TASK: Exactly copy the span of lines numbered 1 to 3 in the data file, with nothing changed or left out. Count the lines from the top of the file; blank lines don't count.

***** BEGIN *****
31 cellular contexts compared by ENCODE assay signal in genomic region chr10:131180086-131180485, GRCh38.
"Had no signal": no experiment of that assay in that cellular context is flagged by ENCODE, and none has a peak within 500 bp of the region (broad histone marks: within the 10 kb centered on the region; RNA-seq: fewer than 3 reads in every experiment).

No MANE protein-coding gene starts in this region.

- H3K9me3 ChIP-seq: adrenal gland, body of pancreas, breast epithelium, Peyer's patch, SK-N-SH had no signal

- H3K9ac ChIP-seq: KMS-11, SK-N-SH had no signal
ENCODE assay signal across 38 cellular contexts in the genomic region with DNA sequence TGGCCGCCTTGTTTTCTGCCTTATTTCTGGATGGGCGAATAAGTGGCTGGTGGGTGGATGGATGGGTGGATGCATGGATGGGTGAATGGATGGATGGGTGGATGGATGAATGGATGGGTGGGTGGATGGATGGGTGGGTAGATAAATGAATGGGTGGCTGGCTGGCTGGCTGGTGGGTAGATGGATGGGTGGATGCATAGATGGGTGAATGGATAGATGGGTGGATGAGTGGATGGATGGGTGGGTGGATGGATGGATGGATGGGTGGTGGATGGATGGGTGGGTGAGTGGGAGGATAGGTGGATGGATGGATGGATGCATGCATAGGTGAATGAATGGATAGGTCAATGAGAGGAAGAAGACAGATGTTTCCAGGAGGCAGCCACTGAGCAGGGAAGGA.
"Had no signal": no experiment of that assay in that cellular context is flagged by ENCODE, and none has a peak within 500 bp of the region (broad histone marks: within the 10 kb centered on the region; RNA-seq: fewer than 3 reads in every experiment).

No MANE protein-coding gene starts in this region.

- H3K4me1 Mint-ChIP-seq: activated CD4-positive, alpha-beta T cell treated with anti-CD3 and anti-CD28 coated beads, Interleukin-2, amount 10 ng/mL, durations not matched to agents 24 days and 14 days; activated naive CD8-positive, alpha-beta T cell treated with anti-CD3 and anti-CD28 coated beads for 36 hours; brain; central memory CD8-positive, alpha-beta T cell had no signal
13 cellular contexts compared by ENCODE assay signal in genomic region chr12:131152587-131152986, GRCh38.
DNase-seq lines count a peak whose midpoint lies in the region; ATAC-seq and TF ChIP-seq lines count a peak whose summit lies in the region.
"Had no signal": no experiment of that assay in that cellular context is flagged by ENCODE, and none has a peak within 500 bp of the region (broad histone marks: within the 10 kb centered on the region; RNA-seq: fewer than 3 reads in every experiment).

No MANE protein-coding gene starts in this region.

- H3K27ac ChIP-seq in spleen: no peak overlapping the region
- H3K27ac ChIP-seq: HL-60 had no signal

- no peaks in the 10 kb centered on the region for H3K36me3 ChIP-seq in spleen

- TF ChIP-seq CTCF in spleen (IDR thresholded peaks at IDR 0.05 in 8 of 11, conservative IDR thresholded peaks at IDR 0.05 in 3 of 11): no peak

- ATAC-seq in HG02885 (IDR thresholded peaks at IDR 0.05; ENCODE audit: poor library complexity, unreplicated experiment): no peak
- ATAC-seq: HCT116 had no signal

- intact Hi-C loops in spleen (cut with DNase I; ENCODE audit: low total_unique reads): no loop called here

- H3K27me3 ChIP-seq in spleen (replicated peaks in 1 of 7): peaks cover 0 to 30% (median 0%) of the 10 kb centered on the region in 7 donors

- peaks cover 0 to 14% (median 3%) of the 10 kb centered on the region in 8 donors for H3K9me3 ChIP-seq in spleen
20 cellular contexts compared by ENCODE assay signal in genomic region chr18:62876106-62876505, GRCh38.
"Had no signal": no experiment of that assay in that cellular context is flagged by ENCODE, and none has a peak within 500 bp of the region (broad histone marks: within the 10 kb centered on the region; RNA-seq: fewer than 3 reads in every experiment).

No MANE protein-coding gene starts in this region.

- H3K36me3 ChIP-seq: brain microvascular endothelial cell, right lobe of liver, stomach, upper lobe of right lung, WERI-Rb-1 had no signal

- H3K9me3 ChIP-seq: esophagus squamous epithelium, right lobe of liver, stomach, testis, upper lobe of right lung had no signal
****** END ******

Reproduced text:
31 cellular contexts compared by ENCODE assay signal in genomic region chr10:131180086-131180485, GRCh38.
"Had no signal": no experiment of that assay in that cellular context is flagged by ENCODE, and none has a peak within 500 bp of the region (broad histone marks: within the 10 kb centered on the region; RNA-seq: fewer than 3 reads in every experiment).

No MANE protein-coding gene starts in this region.